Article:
The methods in which each user profile will be "discoverable" is still in the works and in the researching phase, but it's an avenue worth exploring. We know that we can assign wallet addresses individual identity parameters, such as referral codes and payout recipients, that's all doable.

But could you search for a user by their username? Wallet address? What if two users have the same username? 

This level of personal expression is typically only warranted if the means of discovering profiles is simple and streamlined.

I acknowledge that this profile system will raise some questions about a social platform. While that's not the intended direction or depth of the profile system, it could evolve into a community-driven system. As we incorporate our DAO aspects throughout 2022, it might be the right idea to allow the community to decide how deep this social aspect should go. Would we need a searchable back-end of users that can be added as friends? Added to communities? The Legions module revolves around this social structure, and I think a slight merge of features will happen towards the end of this year. These modules will need to communicate with each other, for a lack of a better term. An NFT earned inside Arsenal should also be functional for Battlescape. Showing off an Arsenal NFT on the Battlescape leaderboard could generate raw interest for those that have never been to one or the other.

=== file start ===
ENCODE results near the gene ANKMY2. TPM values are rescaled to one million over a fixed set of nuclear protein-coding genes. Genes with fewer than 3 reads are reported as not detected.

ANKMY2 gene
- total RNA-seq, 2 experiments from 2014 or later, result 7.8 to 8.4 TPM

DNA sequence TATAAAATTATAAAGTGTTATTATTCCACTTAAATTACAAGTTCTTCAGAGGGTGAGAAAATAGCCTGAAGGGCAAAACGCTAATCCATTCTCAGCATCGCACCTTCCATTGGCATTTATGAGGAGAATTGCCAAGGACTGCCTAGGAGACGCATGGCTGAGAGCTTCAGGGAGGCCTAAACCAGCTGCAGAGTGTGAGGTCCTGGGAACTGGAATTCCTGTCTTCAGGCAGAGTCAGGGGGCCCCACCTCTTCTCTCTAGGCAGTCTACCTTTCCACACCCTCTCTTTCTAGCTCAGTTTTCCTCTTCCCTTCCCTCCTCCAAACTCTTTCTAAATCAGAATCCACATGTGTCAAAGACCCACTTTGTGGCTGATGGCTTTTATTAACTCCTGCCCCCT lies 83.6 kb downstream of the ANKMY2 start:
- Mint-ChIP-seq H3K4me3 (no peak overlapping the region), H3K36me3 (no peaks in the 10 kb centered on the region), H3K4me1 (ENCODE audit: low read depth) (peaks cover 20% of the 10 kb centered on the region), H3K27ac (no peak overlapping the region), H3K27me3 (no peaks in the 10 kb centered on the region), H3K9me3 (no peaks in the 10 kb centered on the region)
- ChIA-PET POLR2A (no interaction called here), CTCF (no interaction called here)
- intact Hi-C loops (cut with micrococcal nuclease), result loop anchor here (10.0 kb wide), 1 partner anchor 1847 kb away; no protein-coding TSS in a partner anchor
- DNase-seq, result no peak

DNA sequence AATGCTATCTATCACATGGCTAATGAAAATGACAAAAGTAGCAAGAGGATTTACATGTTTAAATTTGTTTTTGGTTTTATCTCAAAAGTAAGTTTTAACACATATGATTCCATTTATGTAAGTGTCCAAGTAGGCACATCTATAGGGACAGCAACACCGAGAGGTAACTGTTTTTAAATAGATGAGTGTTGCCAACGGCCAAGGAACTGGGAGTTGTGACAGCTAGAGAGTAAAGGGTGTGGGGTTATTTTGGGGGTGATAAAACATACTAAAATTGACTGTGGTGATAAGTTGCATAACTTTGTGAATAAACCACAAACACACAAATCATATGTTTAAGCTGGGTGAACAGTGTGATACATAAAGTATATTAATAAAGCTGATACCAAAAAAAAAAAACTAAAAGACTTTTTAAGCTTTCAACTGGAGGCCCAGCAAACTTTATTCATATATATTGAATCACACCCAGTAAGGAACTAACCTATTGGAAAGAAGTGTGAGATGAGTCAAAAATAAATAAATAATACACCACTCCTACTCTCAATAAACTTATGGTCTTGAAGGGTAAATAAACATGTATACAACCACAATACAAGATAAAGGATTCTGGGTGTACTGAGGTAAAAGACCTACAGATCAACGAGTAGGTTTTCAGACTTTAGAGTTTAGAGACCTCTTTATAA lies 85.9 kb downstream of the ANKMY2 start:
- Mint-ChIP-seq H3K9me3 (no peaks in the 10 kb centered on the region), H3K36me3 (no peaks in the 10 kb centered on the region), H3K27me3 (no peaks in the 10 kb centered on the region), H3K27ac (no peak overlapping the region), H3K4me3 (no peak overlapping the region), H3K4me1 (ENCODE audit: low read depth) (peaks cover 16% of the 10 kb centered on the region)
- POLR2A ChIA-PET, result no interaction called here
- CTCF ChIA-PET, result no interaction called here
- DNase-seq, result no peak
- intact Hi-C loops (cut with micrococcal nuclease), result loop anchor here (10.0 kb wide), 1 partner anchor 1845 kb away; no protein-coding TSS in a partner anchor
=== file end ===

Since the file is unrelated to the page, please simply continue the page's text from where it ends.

Unlockable Structure

The current iteration of Arsenal will be built on top of an unlockable library, fed by two different reward streams. Every user will be assigned their own unlock library, which can be completed by participating within said reward streams. Users will have the exact same achievements and rewards to unlock, but their library states will be different depending on how much they play and participate.

The Battle Pass will be a seasonal event, bringing you a track of rewards that are unlocked by progressing through rotating achievements, what we're calling the "Quest Board". The Quest Board will contain weekly and daily achievements. Think about an event board that you can check in on throughout the week that contains a variety of trackable, in-game achievements. It's apparent that League of Legends will be the best target for Season 1, as their API's are open and accessible, and it's likely best to test the systems with one game at a time.

Blockchain games could be integrated down the line to expose their games to new audiences and form partnerships. ENCTR should always remain a collaborative and generative platform.